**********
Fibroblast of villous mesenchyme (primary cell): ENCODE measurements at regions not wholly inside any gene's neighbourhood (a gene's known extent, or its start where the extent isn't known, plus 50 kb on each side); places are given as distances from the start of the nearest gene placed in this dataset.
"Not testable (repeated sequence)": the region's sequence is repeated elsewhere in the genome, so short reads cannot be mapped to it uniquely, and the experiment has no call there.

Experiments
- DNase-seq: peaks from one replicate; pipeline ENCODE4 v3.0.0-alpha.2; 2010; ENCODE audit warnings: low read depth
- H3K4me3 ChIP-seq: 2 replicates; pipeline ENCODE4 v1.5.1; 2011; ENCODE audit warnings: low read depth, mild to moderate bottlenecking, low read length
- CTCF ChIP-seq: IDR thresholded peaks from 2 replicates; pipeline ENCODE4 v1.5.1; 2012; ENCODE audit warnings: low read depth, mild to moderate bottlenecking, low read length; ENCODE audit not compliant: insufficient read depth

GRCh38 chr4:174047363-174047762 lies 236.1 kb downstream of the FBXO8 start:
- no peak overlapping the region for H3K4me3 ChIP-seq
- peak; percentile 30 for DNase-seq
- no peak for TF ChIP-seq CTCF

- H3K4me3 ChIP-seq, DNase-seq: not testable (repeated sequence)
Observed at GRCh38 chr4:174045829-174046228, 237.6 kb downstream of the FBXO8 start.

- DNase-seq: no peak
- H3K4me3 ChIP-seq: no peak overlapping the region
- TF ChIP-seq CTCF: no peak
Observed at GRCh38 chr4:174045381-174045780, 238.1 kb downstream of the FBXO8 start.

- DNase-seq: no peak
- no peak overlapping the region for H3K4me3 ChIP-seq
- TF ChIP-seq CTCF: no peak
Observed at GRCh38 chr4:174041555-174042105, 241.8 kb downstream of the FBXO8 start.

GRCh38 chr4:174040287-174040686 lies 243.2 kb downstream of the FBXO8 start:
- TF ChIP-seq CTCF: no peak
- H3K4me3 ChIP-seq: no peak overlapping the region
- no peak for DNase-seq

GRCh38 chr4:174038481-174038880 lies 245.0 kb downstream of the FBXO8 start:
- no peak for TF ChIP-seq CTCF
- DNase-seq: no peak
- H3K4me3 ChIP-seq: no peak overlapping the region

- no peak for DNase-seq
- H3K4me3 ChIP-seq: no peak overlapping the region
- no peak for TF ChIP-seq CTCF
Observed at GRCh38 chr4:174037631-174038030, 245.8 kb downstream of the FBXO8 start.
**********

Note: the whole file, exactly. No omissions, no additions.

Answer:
Fibroblast of villous mesenchyme (primary cell): ENCODE measurements at regions not wholly inside any gene's neighbourhood (a gene's known extent, or its start where the extent isn't known, plus 50 kb on each side); places are given as distances from the start of the nearest gene placed in this dataset.
"Not testable (repeated sequence)": the region's sequence is repeated elsewhere in the genome, so short reads cannot be mapped to it uniquely, and the experiment has no call there.

Experiments
- DNase-seq: peaks from one replicate; pipeline ENCODE4 v3.0.0-alpha.2; 2010; ENCODE audit warnings: low read depth
- H3K4me3 ChIP-seq: 2 replicates; pipeline ENCODE4 v1.5.1; 2011; ENCODE audit warnings: low read depth, mild to moderate bottlenecking, low read length
- CTCF ChIP-seq: IDR thresholded peaks from 2 replicates; pipeline ENCODE4 v1.5.1; 2012; ENCODE audit warnings: low read depth, mild to moderate bottlenecking, low read length; ENCODE audit not compliant: insufficient read depth

GRCh38 chr4:174047363-174047762 lies 236.1 kb downstream of the FBXO8 start:
- no peak overlapping the region for H3K4me3 ChIP-seq
- peak; percentile 30 for DNase-seq
- no peak for TF ChIP-seq CTCF

- H3K4me3 ChIP-seq, DNase-seq: not testable (repeated sequence)
Observed at GRCh38 chr4:174045829-174046228, 237.6 kb downstream of the FBXO8 start.

- DNase-seq: no peak
- H3K4me3 ChIP-seq: no peak overlapping the region
- TF ChIP-seq CTCF: no peak
Observed at GRCh38 chr4:174045381-174045780, 238.1 kb downstream of the FBXO8 start.

- DNase-seq: no peak
- no peak overlapping the region for H3K4me3 ChIP-seq
- TF ChIP-seq CTCF: no peak
Observed at GRCh38 chr4:174041555-174042105, 241.8 kb downstream of the FBXO8 start.

GRCh38 chr4:174040287-174040686 lies 243.2 kb downstream of the FBXO8 start:
- TF ChIP-seq CTCF: no peak
- H3K4me3 ChIP-seq: no peak overlapping the region
- no peak for DNase-seq

GRCh38 chr4:174038481-174038880 lies 245.0 kb downstream of the FBXO8 start:
- no peak for TF ChIP-seq CTCF
- DNase-seq: no peak
- H3K4me3 ChIP-seq: no peak overlapping the region

- no peak for DNase-seq
- H3K4me3 ChIP-seq: no peak overlapping the region
- no peak for TF ChIP-seq CTCF
Observed at GRCh38 chr4:174037631-174038030, 245.8 kb downstream of the FBXO8 start.